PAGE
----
Russia and NATO have common interests - NATO military chief
Giampaolo Di Paola
RT: Joining me today is Admiral Giampaolo Di Paola, who is the Chairman of the NATO Military Committee. And as you may know, NATO was established as an alliance between countries to defend against outside threats. The admiral is with me today to talk about the possibilities of a fusion between Russia and NATO, as well as the direction NATO is taking. So, thank you for joining us, admiral.
Giampaolo Di Paola: It's a pleasure, really a pleasure.
RT: First question, let's get right down to it. Anders Fogh Rasmussen has called on Russia to join the new anti-ballistic missile defense project. Now, in your opinion, what could make this an attractive option for Russia?
GDP: Well, I believe first of all that Russia and the alliance have a common interest to protect themselves from new emerging threats. The proliferation of weapons of mass destruction and the means of delivery, including ballistic missiles, is one of these threats. So there is, I believe, in general terms, an interest on both sides to protect themselves from this.
I also believe that the new, let's say, US approach – the so-called face approach --
to missile defense is also potentially attractive because it's focused on spiral development. So looking at the threats as they emerge – which has always been, I think, one classical strong position of the Russian side – we have to take care of the threat as it emerges. So, this progressive approach, as the threat emerges the system develops, this seems to me attractive to Russia.
But we have to be clear here: there is an opportunity, a possibility, but still there is a lot of work to do. Also the alliance itself has not yet decided if it's going to bargain on this. You don't cooperate on such a sensitive issue if you don't have trust. So, that thought, I think, should be attractive to both sides. But we need to develop this, we are not there yet, we are not there yet. We need strategic patience.
RT: Now, NATO's secretary general has mentioned that there's an increasing threat of missiles attacking Europe. Can you specify any of these threats? Is there any one in particular that is singled out at this moment that we are worried about?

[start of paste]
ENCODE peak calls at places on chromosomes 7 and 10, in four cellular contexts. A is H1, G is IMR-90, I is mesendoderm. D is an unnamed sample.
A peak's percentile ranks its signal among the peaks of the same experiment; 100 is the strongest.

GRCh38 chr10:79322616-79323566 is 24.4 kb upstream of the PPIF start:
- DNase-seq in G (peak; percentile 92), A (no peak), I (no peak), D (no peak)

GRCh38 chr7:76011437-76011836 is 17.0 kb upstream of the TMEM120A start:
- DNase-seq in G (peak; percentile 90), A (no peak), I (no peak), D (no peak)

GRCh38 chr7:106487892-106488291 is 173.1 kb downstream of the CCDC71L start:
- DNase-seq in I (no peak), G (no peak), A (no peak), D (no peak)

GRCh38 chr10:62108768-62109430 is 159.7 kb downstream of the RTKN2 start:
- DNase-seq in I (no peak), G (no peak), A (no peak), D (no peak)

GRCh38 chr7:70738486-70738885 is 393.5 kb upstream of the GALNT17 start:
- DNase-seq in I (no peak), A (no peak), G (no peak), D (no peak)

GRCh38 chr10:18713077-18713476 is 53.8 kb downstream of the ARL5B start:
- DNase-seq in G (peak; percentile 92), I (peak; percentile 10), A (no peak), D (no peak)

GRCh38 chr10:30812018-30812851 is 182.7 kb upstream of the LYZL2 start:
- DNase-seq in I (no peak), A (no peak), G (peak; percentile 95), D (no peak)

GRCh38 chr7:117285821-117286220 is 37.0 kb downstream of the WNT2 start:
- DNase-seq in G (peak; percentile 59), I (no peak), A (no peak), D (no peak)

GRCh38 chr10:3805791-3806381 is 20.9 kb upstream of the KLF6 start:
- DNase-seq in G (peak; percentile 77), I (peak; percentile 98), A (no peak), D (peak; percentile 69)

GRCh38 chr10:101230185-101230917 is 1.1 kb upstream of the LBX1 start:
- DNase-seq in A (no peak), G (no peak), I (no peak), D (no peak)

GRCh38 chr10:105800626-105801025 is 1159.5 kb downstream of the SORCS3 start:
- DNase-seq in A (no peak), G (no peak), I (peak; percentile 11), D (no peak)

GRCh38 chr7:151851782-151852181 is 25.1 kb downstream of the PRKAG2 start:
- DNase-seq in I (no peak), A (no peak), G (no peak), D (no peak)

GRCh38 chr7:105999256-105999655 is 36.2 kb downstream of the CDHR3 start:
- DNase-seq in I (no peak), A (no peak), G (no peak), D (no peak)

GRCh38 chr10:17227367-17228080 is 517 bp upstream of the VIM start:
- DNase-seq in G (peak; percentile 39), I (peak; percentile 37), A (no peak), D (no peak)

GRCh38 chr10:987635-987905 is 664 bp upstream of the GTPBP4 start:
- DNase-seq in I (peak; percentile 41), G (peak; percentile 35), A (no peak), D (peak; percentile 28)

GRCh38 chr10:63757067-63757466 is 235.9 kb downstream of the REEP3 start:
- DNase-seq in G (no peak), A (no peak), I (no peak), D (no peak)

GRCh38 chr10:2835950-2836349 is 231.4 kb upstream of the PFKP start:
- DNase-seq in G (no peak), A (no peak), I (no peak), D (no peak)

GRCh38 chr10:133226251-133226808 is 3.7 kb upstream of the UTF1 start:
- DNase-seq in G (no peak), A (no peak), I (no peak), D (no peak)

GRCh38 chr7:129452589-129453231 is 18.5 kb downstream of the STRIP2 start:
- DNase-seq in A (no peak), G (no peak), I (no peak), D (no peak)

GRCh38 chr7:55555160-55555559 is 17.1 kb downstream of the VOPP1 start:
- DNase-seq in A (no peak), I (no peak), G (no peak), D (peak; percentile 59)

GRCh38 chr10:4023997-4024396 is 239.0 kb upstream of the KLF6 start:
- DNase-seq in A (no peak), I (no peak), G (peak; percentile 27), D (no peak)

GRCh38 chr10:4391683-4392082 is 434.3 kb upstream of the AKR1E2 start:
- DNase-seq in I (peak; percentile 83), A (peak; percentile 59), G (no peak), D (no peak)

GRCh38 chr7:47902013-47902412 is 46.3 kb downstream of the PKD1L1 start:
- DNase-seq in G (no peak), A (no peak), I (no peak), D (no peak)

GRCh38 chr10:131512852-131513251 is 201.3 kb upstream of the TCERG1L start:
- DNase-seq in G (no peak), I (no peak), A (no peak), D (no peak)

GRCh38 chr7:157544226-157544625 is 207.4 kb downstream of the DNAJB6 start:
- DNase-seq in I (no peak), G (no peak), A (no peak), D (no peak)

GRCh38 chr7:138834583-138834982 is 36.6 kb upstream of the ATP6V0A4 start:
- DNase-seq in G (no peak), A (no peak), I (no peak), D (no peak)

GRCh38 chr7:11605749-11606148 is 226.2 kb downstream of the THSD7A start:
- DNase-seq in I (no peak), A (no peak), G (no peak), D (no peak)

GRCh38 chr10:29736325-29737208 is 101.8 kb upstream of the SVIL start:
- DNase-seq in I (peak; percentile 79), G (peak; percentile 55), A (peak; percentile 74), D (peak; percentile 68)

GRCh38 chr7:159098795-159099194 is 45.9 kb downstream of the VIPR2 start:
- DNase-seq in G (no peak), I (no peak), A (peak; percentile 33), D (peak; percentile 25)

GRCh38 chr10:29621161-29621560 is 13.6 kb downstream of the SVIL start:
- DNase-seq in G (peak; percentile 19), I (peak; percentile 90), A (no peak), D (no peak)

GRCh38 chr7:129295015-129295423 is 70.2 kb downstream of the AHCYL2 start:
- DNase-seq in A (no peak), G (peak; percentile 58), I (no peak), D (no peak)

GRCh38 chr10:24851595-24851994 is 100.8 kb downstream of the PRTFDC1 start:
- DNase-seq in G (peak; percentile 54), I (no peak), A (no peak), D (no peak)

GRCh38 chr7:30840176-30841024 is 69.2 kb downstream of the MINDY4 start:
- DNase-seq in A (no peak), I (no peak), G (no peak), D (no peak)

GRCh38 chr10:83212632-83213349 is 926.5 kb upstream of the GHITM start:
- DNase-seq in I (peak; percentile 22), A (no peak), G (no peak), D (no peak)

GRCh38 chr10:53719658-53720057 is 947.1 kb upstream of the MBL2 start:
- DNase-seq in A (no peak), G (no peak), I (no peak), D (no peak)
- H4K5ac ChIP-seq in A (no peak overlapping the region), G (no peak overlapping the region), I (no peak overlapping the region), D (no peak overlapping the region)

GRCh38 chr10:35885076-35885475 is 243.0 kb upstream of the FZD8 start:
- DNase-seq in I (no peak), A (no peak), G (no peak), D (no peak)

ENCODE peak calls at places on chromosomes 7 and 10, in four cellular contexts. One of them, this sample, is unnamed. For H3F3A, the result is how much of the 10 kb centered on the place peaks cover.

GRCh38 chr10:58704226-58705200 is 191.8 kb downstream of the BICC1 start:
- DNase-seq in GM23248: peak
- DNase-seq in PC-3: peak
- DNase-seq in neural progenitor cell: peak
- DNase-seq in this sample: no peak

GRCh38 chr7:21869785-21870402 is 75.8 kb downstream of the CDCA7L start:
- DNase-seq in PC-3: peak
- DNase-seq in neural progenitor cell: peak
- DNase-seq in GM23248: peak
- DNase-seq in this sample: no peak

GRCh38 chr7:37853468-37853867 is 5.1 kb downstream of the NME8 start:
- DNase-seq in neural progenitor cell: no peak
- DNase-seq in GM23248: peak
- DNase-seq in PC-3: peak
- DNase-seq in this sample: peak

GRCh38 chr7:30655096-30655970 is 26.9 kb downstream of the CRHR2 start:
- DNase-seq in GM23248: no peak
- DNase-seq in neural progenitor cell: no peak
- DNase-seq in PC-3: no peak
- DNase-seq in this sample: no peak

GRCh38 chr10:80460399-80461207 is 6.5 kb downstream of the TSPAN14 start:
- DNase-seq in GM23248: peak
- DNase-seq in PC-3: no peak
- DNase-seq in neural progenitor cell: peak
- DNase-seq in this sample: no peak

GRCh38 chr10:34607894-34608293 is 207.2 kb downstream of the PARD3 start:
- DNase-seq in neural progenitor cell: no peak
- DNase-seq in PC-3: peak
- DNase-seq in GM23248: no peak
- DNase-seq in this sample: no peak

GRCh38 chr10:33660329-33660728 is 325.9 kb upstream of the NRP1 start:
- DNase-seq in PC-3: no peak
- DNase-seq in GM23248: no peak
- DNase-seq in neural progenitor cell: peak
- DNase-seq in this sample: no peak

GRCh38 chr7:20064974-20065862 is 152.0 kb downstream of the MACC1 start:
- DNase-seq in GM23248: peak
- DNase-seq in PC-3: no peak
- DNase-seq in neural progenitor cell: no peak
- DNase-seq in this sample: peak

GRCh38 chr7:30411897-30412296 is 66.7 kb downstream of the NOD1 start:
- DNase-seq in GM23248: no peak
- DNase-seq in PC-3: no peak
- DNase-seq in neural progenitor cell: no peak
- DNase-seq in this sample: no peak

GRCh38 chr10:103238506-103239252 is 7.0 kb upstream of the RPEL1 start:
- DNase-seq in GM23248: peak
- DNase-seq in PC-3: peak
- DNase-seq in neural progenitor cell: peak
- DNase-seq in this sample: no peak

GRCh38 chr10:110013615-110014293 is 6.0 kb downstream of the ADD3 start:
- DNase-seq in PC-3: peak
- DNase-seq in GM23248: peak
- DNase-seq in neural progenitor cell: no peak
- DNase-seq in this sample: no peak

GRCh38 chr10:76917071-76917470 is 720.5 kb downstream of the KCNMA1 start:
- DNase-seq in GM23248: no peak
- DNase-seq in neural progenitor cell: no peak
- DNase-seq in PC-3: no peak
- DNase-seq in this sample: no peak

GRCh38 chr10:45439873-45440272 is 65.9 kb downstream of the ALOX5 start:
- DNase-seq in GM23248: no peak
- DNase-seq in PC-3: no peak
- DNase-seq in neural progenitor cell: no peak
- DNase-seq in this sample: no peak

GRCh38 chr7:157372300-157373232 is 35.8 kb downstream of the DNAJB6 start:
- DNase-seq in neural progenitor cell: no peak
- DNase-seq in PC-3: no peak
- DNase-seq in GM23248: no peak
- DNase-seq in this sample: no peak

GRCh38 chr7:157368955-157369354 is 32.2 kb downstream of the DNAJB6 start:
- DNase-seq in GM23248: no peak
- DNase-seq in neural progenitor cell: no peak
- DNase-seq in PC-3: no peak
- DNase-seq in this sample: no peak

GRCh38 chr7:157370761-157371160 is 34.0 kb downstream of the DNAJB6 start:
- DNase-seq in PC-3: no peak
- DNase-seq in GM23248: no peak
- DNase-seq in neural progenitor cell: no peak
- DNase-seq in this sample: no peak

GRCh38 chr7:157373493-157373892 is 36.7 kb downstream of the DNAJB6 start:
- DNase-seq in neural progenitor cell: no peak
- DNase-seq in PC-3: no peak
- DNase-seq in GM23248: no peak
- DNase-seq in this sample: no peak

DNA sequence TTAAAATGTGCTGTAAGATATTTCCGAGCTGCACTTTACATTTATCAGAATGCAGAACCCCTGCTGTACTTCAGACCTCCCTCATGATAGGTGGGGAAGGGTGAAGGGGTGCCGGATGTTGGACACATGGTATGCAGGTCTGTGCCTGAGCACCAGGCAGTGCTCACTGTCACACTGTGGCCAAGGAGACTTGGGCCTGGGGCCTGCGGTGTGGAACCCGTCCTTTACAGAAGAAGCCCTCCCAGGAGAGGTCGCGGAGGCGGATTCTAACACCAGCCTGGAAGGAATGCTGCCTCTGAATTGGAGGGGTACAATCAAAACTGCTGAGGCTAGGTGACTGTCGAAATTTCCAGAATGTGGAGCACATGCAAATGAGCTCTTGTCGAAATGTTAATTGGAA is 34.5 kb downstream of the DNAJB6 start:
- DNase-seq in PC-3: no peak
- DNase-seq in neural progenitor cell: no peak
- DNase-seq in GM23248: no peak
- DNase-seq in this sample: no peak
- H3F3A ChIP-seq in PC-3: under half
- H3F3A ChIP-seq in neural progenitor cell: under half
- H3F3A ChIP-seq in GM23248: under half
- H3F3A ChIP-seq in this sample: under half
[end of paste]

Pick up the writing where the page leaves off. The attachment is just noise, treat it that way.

GDP: It's clear, we know that there is, generally speaking – both looking from Russia and also the European side – for the alliance it's clearly from the south that there is an emerging threat. And there is a certain country to the south and we know what we're talking here in particular which can be a matter of concern. So, I think protection of the people of the alliance, but also of the Russian people, from a potential threat it is important.
RT: You mentioned unity. There has been cooperation now in 2010 between NATO and Russia. Do you think that this cooperation is stronger than what's been in the past?
GDP: I think it has a potential to become stronger, because we've gone through a period of difficulties and when you manage, if you manage to go through the period of difficulty, then if you restart you have a new determination to do it. So I think normally when you go through difficulty and then you emerge out of difficulty, then there is much more solid base for moving forward.
RT: Now, Russia's permanent representative at NATO has said that there's been a certain lack of unity among the alliance members and that this was sensed in the Russia-NATO council on the subject of partnership with Russia. Do you think that there is anyone actually trying to undermine this partnership between the alliance and Moscow, or is anyone trying to get in the way of this newfound friendship?
GDP: No, first of all Dmitry Rogozin is a dear friend of mine, so I can speak very frankly, because with a friend you speak frankly. He is, sometime he likes to give a touch of color to his statements, so sometimes he's colorful. No, I don’t think so. It is true, in the NATO-Russia council we are 29, and there are differences and there are therefore different sensitivities, but in all true honesty, none of the 29 – I hope none of the 29, and certainly none of the 28 – are putting up obstacles. In a common geopolitical sense, we have to try to work together to have solid relations. This is good for us, this is good for Russia and I hope we'll be able to see concrete progress in the near future.
RT: Now, in the past a bone of contention, if you wish, between Russia and NATO is NATO's expansion toward the east. And recently Ukraine has dropped its intentions to try and become a member of NATO. Do you think becoming a member of NATO is becoming less attractive, or do you think… what do you see on this front in the future?
GDP: If you allow me, I would like to tell you because I don’t think it's the right way to put it – NATO is not an expansionist organization. NATO is an organization of free nations willing to share together certain values, first and foremost the value of free democracy. They want to protect their value and they stick together across the two sides of the Atlantic.
The Atlantic charter which was written in 1949 clearly said that any European member who shares this value and freely chooses to be part of this alliance and can contribute to the value of the alliance is welcome. So it has nothing to do with expansion to the east, to the north, to the south, to the west. We are an organization in which any nation willing to abide by these values is welcome. And when I say any European nation, I mean, any – large, big, small or minimum, any, even very large.
RT: Even very large – do you think, do you ever see Russia as being a member of NATO at some point in time?
GDP: I would respond to your question with the question: Would you? I would put no limitation on my horizon, because the planet, as Thomas Friedman said, is flat, and when it's flat, there's no horizon curve.
And as things change, who knows what the future will bring. Thank you very much.